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Brain-derived neurotrophic factor (BDNF) and glial cell line-derived neurotrophic factor (GDNF) have essential roles in synaptic plasticity which is involved in pathogenesis and treatment of psychiatric disorders. However, it is not clear whether they act simultaneously during illness states in major psychiatric disorders.
BDNF and GDNF serum levels were measured concomitantly by enzyme-linked immunosorbent assay (ELISA) method in 171 patients diagnosed with schizophrenia (n = 33), bipolar disorder-manic episode (n = 39), bipolar/unipolar depression (n = 64, 24/40) and obsessive-compulsive disorder (n = 35) according to DSM-IV, and 78 healthy volunteers. SCID-I and SCID non-patient version were used for clinical evaluation of the patients and healthy volunteers, respectively. Correlations between the two trophic factor levels, and illness severity scores, duration of illness and medication dosages were studied across different illnesses.
While patients had equally lower BDNF levels in all diagnoses, GDNF levels were significantly higher in mania and lower in schizophrenia compared to healthy controls. BDNF levels were negatively correlated to illness severity scores in affective episodes (mania and depression). Longer duration of illness (> 5 years) had an impact on lower GDNF levels in schizophrenia. BDNF levels and antipsychotic drug dosages in schizophrenia, and GDNF levels and antidepressant drug dosages in obsessive-compulsive disorder were positively correlated.
Our data confirmed the evidence of equally deficient neuronal support by BDNF in all major psychiatric illnesses, but suggested a diverse glial functioning between schizophrenia and mania.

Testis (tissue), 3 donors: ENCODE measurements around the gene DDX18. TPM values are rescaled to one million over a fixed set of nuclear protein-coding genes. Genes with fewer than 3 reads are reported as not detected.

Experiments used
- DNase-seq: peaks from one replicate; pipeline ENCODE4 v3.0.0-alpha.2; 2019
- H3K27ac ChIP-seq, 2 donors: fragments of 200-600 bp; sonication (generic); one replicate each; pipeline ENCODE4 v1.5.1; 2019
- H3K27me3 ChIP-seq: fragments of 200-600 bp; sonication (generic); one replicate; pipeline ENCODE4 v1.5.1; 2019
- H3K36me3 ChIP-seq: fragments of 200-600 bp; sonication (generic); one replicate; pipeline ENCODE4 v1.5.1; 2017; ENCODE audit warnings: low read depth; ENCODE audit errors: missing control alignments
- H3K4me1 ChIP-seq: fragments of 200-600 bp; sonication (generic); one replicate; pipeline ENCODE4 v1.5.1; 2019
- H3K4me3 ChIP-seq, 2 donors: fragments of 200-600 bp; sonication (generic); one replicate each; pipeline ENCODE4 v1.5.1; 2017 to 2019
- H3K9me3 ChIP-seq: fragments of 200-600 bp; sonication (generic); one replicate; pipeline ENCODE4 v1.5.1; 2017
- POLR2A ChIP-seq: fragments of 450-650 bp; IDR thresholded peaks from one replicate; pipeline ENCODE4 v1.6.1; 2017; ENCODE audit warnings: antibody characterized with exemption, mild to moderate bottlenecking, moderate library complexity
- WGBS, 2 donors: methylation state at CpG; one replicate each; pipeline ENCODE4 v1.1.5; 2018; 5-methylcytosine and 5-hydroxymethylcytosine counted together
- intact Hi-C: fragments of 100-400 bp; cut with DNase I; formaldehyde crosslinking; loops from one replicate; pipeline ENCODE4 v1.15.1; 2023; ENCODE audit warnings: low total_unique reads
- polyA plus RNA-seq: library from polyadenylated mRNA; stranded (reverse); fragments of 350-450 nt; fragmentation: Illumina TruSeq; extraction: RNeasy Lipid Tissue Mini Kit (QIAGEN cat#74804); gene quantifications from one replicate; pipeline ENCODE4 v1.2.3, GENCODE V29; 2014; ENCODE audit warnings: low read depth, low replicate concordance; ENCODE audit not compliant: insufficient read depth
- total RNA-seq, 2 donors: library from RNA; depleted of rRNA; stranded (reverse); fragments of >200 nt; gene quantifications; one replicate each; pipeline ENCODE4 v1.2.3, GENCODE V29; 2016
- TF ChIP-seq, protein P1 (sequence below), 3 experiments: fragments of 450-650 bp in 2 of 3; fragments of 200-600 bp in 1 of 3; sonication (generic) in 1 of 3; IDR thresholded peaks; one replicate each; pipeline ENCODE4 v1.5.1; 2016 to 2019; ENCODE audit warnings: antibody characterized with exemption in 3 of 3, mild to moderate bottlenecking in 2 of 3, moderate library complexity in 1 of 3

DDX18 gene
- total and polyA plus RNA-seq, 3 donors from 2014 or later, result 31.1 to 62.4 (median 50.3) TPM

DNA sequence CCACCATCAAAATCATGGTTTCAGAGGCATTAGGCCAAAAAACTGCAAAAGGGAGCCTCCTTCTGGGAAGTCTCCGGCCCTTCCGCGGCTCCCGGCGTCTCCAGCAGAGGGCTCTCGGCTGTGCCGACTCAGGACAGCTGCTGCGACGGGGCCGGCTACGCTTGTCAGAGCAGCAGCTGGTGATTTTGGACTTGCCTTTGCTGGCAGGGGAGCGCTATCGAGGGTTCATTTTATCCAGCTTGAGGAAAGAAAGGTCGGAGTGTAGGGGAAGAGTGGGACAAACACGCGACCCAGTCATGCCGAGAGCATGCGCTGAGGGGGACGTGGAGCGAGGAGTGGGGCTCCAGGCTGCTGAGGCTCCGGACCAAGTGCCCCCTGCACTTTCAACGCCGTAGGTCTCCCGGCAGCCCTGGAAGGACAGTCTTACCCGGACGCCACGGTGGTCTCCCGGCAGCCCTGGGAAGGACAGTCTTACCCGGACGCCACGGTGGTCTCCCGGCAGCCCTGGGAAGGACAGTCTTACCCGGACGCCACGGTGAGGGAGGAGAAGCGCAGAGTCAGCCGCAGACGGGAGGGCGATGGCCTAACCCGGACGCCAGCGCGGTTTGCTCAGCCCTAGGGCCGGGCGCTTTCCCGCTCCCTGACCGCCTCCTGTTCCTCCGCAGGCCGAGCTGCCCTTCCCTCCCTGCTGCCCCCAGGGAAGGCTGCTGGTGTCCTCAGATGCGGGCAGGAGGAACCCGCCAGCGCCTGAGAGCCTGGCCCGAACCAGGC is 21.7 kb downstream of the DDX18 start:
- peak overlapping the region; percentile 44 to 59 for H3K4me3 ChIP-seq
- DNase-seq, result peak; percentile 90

Several lines of evidence suggest that bipolar disorder (BD) is associated with white matter (WM) pathology. Investigation of unaffected first-degree relatives of BD patients may help to distinguish structural biomarkers of genetic risk without the confounding effects of burden of illness, medication or clinical state. In the present study, we applied tract-based spatial statistics to study WM changes in patients with BD, unaffected siblings and controls.
A total of 27 euthymic patients with BD type I, 20 unaffected siblings of bipolar patients and 29 healthy controls who did not have any current or past diagnosis of Axis I psychiatric disorders were enrolled in the study.
Fractional anisotropy (FA) was significantly lower in BD patients than in the control group in the corpus callosum, fornix, bilateral superior longitudinal fasciculus, inferior longitudinal fasciculus, inferior fronto-occipital fasciculus, anterior thalamic radiation, posterior thalamic radiation, cingulum, uncinate fasciculus, superior corona radiata, anterior corona radiata and left external capsule. In region-of-interest (ROI) analyses, we found that both unaffected siblings and bipolar patients had significantly reduced FA in the left posterior thalamic radiation, the left sagittal stratum, and the fornix compared with healthy controls. Average FA for unaffected siblings was intermediate between the healthy controls and bipolar patients within these ROIs.
Decreased FA in the fornix, left posterior thalamic radiation and left sagittal stratum in both bipolar patients and unaffected siblings may represent a potential structural endophenotype or a trait-based marker for BD.
Using unpublished data obtained in 1982 at Mexico and Turkey combined with Hungarian observations the process of amplitude variation of the frequency at 18.5 c/d is shown. The time scale of the amplitude increase is less than 100 days.
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